Akathisia is common in general medical settings, especially when patients are taking antiemetics. In cancer patients undergoing chemotherapy, 50% of patients met the diagnostic threshold of akathisia,2 yet 75% stated they would not have reported the symptoms of akathisia. Therefore, diagnosis can easily be missed if it relies on patients′ reports.
Antidepressants are another group of drugs known to cause akathisia 3–5 but are not as well recognised. The list of drugs reported to cause akathisia has been growing (box) and the disturbance of the serotonin or dopamine system has been postulated in the aetiology of the disorder.
Non-neuroleptic drugs reported to cause akathisia 3,4,10–12
Antiemetics: Metoclopramide, prochlorperazine, [domperidone]
Antidepressants: Tricyclics, selective serotonin reuptake inhibitors (fluoxetine, paroxetine, sertraline), venlafaxine, [nefazodone]
Calcium channel blockers: Cinnarizine, flunarizine (also H1 antagonists), [diltiazem]
Others: Methyldopa, levodopa and dopamine agonists, [lithium carbonate], [buspirone], [anticonvulsants], [pethidine], [interferon alfa], [sumatriptan]
[ ]=anecdotal or not well established
As our cases illustrate, akathisia may manifest in various ways and is not necessarily easily recognisable as restlessness. The distress associated with the unpleasant symptoms of akathisia may lead to behavioural disturbance on the ward and to the use of neuroleptic drugs, which will exacerbate the condition rather than ameliorate it. Compliance with treatment may be affected, as in cases 1 and 2. Refusal of surgery after use of preoperative antiemetics has been reported,6 and akathisia is thought to contribute appreciably to drug non-compliance in psychiatric settings. Suicidal ideation or suicide attempts have been reported with fluoxetine, droperidol, and metoclopramide, 5,7,8 attributed to the distress and unpleasantness of severe akathisia. Therefore, prompt diagnosis and management are crucial in minimising patients′ distress and disruption of medical or surgical treatments.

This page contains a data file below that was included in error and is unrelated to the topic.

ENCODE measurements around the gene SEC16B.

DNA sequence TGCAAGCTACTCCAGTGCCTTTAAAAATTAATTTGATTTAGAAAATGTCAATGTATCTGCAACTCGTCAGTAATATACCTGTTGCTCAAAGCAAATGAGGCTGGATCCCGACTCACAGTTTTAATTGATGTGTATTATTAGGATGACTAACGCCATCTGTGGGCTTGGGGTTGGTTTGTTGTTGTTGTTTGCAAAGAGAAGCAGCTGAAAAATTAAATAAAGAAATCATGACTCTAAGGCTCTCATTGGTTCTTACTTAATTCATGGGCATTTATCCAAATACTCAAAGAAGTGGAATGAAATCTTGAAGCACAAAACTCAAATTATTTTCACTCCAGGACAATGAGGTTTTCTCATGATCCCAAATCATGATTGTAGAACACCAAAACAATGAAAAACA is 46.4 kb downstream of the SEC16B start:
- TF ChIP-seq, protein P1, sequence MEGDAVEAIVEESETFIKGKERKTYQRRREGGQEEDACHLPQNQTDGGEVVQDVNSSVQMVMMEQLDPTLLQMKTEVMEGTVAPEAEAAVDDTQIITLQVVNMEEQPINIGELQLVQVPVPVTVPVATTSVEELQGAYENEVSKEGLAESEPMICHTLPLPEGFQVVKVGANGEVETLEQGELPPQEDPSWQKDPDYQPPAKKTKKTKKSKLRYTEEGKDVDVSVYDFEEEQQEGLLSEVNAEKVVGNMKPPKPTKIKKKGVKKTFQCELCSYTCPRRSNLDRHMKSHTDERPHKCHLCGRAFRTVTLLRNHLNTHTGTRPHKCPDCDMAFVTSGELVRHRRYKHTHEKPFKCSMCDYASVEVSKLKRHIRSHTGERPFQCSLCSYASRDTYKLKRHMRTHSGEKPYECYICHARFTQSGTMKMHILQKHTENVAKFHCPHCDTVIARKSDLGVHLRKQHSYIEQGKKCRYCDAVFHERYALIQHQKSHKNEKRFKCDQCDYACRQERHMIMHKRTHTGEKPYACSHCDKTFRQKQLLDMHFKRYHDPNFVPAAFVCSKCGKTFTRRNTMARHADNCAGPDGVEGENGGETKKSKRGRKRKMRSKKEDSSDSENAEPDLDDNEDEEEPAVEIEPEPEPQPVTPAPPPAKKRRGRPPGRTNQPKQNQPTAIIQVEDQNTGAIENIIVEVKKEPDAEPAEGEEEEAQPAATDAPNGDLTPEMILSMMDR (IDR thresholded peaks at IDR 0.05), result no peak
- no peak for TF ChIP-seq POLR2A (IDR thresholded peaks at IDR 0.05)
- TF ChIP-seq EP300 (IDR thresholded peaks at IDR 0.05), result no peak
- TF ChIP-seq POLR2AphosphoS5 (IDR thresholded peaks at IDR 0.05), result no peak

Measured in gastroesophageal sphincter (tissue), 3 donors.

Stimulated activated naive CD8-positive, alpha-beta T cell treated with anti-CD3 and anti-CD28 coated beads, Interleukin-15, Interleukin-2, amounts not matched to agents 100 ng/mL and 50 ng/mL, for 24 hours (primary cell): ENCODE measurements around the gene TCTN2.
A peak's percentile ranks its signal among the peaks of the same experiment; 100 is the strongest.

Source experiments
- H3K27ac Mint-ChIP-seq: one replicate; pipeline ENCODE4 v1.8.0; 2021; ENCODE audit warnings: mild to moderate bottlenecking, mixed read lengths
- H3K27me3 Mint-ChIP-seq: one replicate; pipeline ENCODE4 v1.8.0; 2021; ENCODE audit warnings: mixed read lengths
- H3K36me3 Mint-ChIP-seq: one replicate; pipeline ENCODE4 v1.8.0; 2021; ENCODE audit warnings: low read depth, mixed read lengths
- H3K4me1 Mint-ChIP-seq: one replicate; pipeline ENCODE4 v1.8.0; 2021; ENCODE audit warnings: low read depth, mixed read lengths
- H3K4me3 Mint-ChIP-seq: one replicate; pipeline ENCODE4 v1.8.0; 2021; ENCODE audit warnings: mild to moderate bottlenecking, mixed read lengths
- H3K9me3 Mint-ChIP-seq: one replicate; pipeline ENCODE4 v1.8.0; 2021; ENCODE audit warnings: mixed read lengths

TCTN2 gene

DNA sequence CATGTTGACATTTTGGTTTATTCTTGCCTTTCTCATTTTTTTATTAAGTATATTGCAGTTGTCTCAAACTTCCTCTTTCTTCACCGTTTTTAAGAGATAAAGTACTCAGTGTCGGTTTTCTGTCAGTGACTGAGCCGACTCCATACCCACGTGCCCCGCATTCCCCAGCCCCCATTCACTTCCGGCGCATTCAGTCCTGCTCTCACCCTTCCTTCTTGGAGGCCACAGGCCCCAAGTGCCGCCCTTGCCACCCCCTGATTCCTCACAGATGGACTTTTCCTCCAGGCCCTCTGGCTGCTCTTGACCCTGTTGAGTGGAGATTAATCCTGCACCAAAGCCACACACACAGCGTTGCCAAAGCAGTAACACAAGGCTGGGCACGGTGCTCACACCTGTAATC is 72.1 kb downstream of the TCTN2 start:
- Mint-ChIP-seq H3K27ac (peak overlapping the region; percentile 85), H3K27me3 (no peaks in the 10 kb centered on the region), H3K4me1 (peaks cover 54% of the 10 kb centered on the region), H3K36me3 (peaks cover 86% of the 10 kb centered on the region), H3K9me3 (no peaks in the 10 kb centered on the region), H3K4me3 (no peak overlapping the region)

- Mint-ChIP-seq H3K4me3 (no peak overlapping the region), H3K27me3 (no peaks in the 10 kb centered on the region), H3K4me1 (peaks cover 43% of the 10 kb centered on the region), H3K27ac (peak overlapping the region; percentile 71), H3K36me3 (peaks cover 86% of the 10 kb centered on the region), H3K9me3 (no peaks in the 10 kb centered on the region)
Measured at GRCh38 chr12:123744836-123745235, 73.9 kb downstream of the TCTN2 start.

Patients often find it difficult to explain the inner restlessness or mental unease, and the condition may easily be interpreted as acute anxiety or depression. Therefore diagnosis relies on a high index of suspicion on the part of the clinician. Thus when patients present with acute symptoms of agitation and restlessness, their medication should first be checked for a recent introduction or increase in the dose of drugs associated with akathisia. There may be a history of previous similar episodes, as in all our cases, which will help in the diagnosis. Such individual susceptibility may indicate a genetic predisposition.9 The diagnosis can be confirmed retrospectively when the symptoms abate rapidly with the withdrawal of the offending drug.
On diagnosis, the offending or suspected drug should be withdrawn or the dose reduced if possible. Where this is not possible, propranolol or other lipophilic β blockers are considered to be the most effective. Benzodiazepines can be considered as additional treatment. Patients should be made aware of the diagnosis so that they can report the symptoms early if they experience similar problems in the future.